Just when I started to think that the BBC might have the balls to stand up to Islam, it transpires that the corporation is set to pay the Muslim Council Of Britain a whopping £30,000. Why? Because on Question Time, Former Daily Telegraph editor, Charles Moore, ‘slurred’ the Council.
And what was the terrible thing Moore said, precisely?
Answer: he stated that the MCB has failed to condemn attacks on soldiers in Iraq and Afghanistan.
Moore’s remarks came during a debate about the Islamic protests which recently ruined a soldiers’ homecoming parade in Luton. The MCB then threatened the BBC with legal action.
Mr Moore blamed the MCB’s leadership for its apparent reluctance to condemn the killing and kidnapping of British soldiers overseas. He went on to claim that the MCB thought it was a ‘good thing’ to kill troops.
When the MCB first threatened to pursue legal action, the BBC offered to make a public apology on the Question Time website. The MCB rejected this and is now demanding a live apology on air.
A BBC source said the move has angered Mr Moore, who was not consulted over the legal response to the complaint or even informed that an offer to settle had been made.
Question Time is recorded an hour before it is actually shown, precisely so that lawyers can check the content for possible problems. None of the legal advisors raised flags over Mr Moore’s comments.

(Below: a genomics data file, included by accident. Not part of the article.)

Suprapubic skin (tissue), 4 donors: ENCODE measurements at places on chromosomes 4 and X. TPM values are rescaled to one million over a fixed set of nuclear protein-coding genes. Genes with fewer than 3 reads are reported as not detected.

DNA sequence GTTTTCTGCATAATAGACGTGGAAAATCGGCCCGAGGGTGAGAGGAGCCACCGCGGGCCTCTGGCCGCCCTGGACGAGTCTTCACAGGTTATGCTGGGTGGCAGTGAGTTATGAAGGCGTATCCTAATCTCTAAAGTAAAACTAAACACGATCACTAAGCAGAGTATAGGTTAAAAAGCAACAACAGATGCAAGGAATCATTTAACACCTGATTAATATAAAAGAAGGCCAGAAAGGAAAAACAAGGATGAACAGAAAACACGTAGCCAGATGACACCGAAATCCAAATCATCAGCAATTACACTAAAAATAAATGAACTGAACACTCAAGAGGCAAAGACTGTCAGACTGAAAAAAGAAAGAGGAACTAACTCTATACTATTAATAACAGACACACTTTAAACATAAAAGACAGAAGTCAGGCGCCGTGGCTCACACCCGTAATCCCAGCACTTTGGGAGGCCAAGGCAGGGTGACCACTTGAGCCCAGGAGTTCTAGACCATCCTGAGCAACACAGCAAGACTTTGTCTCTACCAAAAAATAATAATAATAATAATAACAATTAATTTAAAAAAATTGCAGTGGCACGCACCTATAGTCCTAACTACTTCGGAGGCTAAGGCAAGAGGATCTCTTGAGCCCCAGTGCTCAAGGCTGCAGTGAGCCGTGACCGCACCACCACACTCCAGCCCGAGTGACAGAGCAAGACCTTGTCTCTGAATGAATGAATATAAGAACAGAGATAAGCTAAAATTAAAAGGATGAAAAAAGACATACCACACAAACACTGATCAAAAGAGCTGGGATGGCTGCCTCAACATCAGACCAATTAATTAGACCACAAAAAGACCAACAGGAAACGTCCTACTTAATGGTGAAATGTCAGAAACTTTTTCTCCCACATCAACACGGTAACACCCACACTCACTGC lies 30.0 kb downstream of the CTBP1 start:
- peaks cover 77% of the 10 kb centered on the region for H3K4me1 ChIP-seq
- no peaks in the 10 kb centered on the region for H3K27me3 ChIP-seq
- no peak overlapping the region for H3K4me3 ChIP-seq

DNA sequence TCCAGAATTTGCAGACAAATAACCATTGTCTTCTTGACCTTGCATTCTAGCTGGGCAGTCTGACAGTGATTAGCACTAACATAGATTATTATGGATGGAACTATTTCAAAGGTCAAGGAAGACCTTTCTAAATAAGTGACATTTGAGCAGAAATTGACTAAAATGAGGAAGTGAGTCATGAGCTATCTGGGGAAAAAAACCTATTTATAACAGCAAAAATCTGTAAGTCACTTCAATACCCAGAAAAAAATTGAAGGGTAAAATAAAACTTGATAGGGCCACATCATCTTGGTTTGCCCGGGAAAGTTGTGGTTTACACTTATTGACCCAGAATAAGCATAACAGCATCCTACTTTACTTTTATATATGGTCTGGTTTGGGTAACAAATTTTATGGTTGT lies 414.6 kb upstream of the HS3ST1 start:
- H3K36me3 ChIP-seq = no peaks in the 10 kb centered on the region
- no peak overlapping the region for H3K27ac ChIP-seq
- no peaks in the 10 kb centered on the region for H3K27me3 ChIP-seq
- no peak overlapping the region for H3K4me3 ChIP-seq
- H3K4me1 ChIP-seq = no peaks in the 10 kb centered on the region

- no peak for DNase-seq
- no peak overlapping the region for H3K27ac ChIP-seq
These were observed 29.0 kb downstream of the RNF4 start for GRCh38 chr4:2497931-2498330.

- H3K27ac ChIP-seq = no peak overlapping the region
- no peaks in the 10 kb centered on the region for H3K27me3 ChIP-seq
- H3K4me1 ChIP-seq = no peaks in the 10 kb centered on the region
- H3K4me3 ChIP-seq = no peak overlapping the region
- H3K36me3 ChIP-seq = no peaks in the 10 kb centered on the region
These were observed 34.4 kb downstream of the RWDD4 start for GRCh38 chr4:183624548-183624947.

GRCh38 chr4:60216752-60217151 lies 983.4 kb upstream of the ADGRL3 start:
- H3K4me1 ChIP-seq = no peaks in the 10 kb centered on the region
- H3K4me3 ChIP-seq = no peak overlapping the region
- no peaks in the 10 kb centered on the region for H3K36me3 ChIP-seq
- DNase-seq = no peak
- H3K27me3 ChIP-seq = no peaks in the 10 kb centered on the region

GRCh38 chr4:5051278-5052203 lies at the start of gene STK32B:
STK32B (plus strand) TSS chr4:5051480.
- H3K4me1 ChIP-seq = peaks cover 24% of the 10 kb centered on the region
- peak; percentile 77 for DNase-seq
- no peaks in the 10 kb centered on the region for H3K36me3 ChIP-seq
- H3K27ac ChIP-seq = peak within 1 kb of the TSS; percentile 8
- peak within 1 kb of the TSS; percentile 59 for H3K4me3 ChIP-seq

Charles Moore said: ‘The Muslim Council of Britain, which is the umbrella organisation for all Muslim groups in this country, I’ve gone to them many times, and I said will you condemn the killing and kidnapping of British soldiers in Iraq and Afghanistan, and they won’t.
‘But there is a bigger, another step that they take, they say it is actually a good thing, even an Islamic thing, to kill or kidnap British soldiers.’
The MCB rejected Mr Moore’s claims as a ‘total lie’. It then instructed libel lawyers Carter-Ruck, who wrote a formal letter of complaint.
The MCB is also involved in a separate row with M.P. Hazel Blears. This one is between MCB deputy secretary general Dr Daud Abdullah and Miss Blears, and centres on a document relating to the recent conflict in Gaza which was signed by Dr Abdullah.
In March, Miss Blears interpreted the document as justifying attacks on the Royal Navy and wrote to The Guardian to explain her concerns.
A solicitor’s letter was sent on behalf of Dr Daud Abdullah demanding she pay £75,000 by last month or face full legal proceedings. But she refused to do so and no further correspondence has been received.